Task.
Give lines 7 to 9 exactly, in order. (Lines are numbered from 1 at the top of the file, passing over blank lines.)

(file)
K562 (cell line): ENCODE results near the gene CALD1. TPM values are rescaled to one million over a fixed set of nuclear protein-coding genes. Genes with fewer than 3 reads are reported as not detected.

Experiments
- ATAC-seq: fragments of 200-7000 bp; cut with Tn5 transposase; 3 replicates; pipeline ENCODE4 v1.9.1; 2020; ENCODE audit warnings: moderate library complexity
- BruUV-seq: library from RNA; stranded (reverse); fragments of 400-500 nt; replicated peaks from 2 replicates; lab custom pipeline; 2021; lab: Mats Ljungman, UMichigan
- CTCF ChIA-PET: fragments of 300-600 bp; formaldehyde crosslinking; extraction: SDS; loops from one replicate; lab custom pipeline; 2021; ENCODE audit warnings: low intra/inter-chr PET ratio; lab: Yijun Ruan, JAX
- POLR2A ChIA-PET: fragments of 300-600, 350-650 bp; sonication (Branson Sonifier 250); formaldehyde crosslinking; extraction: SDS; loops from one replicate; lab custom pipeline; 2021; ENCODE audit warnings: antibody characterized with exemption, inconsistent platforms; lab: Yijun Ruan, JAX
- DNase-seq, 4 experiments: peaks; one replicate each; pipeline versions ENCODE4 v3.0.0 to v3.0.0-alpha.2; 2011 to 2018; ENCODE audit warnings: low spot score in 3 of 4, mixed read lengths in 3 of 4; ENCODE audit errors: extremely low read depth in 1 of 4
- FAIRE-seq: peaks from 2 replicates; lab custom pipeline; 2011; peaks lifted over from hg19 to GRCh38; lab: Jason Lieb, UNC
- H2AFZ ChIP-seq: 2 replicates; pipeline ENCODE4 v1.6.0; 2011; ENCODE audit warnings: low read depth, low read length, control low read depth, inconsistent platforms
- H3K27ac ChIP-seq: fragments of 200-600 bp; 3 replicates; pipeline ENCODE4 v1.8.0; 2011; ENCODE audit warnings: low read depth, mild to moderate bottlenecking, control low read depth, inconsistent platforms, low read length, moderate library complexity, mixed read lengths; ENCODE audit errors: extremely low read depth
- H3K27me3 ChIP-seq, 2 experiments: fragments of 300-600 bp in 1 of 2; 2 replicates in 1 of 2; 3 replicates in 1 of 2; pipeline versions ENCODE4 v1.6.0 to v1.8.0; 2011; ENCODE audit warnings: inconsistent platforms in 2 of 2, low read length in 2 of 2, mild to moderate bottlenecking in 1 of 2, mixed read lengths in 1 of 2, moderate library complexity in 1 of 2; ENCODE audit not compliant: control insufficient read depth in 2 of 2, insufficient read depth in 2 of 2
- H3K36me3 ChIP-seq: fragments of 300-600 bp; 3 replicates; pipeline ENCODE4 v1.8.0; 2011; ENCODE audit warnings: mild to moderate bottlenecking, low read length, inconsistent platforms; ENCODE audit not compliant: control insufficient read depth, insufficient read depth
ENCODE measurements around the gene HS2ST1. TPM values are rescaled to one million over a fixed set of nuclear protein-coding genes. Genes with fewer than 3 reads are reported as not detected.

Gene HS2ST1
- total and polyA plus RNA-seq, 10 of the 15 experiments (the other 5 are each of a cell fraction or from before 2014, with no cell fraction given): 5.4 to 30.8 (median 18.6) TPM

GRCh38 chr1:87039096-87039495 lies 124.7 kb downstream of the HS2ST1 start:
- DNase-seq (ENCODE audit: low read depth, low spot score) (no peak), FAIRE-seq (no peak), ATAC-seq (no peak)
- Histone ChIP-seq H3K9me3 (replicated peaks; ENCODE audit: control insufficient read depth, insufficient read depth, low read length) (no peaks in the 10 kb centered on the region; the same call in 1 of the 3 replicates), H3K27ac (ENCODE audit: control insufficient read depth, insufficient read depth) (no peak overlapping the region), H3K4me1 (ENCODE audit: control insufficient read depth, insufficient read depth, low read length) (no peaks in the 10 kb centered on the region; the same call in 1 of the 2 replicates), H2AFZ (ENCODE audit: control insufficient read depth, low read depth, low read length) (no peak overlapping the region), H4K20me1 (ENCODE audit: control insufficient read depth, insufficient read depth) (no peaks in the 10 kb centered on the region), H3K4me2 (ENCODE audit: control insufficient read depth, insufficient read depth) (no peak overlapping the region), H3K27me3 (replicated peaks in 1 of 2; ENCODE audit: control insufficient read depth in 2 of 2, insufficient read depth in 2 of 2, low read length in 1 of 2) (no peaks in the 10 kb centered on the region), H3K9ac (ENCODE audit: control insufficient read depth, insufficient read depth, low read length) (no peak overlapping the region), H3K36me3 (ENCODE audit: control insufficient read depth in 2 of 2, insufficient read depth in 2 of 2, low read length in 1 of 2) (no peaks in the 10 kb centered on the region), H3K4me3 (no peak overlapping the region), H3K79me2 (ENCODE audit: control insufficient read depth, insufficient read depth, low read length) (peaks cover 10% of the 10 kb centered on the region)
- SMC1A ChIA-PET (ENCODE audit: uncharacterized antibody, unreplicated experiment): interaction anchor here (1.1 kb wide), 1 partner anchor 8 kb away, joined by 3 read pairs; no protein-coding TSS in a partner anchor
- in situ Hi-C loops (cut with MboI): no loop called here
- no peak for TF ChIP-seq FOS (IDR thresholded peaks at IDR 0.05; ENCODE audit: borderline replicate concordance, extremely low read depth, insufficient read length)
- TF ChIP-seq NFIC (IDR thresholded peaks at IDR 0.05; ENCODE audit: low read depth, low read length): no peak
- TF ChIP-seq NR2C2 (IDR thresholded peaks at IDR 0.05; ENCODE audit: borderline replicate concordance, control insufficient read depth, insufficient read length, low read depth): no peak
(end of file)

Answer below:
- DNase-seq, 4 experiments: peaks; one replicate each; pipeline versions ENCODE4 v3.0.0 to v3.0.0-alpha.2; 2011 to 2018; ENCODE audit warnings: low spot score in 3 of 4, mixed read lengths in 3 of 4; ENCODE audit errors: extremely low read depth in 1 of 4
- FAIRE-seq: peaks from 2 replicates; lab custom pipeline; 2011; peaks lifted over from hg19 to GRCh38; lab: Jason Lieb, UNC
- H2AFZ ChIP-seq: 2 replicates; pipeline ENCODE4 v1.6.0; 2011; ENCODE audit warnings: low read depth, low read length, control low read depth, inconsistent platforms